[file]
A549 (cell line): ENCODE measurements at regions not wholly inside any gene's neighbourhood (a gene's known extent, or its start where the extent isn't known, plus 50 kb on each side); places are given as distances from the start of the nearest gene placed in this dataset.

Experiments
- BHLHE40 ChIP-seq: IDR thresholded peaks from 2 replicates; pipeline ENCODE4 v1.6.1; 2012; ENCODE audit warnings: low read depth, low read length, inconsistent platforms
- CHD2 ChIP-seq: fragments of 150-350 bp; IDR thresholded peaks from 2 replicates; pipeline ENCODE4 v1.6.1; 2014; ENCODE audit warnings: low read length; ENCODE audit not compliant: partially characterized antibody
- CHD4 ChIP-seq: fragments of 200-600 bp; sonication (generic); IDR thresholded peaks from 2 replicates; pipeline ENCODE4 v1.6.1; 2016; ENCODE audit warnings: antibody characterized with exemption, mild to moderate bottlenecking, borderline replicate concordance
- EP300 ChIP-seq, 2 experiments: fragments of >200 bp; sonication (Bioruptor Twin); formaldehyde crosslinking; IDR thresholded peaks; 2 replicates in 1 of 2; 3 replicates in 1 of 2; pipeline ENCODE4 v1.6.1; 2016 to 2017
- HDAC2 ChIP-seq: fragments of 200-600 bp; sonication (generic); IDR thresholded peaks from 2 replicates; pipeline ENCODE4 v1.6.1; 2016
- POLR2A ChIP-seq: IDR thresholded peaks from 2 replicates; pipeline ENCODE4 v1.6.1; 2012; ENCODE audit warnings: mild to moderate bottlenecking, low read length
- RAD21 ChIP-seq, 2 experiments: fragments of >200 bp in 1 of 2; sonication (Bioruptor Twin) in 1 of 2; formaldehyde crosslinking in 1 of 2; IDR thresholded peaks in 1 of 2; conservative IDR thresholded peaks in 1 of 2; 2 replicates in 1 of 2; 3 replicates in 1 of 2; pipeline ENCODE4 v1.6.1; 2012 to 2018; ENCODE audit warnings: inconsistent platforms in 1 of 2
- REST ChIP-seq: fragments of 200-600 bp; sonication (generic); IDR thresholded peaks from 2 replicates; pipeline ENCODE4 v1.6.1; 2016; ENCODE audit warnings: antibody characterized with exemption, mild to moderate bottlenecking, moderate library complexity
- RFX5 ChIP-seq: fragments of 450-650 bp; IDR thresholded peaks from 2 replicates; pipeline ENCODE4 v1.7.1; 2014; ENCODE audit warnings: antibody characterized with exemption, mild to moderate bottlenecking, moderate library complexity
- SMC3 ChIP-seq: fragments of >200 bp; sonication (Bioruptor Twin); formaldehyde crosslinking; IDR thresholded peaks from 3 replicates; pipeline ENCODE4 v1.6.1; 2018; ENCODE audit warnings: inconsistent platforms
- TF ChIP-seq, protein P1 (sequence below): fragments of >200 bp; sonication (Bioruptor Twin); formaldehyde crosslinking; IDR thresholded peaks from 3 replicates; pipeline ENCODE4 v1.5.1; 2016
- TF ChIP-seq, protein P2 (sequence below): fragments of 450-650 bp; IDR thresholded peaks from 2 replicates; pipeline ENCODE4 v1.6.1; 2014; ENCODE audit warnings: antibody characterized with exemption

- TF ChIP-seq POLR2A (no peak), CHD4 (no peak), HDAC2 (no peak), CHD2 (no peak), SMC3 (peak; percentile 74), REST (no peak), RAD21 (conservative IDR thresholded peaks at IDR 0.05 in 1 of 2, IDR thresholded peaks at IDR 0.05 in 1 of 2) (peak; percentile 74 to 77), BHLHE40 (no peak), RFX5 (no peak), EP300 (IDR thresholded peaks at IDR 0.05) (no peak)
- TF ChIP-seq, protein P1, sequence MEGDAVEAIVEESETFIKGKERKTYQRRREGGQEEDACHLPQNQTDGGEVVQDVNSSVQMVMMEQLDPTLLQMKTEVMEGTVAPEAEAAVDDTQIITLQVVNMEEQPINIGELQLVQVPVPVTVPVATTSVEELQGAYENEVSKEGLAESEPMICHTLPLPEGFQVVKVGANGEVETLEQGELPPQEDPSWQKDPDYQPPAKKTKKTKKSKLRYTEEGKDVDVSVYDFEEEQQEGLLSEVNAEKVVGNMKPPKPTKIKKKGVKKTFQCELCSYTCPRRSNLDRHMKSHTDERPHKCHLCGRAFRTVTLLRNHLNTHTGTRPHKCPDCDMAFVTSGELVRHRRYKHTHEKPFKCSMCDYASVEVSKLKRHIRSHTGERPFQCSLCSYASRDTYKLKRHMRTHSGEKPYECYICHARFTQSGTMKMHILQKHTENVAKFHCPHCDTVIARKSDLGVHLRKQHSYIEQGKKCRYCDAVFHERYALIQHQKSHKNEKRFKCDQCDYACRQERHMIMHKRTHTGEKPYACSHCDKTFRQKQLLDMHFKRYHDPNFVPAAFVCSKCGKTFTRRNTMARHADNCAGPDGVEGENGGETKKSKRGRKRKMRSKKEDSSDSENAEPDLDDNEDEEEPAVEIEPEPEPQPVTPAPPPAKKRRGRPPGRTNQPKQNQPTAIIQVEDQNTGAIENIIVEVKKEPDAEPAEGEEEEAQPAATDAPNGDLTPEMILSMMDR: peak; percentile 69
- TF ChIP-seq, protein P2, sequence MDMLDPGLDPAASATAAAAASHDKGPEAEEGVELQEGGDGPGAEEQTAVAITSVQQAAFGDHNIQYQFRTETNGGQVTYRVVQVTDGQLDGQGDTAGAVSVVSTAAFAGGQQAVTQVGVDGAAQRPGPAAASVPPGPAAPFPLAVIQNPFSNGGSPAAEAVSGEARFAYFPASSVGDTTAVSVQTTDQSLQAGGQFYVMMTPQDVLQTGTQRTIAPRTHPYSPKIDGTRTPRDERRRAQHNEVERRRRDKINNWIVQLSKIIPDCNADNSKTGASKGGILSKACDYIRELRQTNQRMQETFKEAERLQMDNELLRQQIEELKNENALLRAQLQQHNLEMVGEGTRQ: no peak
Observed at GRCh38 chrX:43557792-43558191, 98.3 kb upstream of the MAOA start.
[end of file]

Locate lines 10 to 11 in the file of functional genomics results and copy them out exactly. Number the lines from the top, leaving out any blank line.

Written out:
- REST ChIP-seq: fragments of 200-600 bp; sonication (generic); IDR thresholded peaks from 2 replicates; pipeline ENCODE4 v1.6.1; 2016; ENCODE audit warnings: antibody characterized with exemption, mild to moderate bottlenecking, moderate library complexity
- RFX5 ChIP-seq: fragments of 450-650 bp; IDR thresholded peaks from 2 replicates; pipeline ENCODE4 v1.7.1; 2014; ENCODE audit warnings: antibody characterized with exemption, mild to moderate bottlenecking, moderate library complexity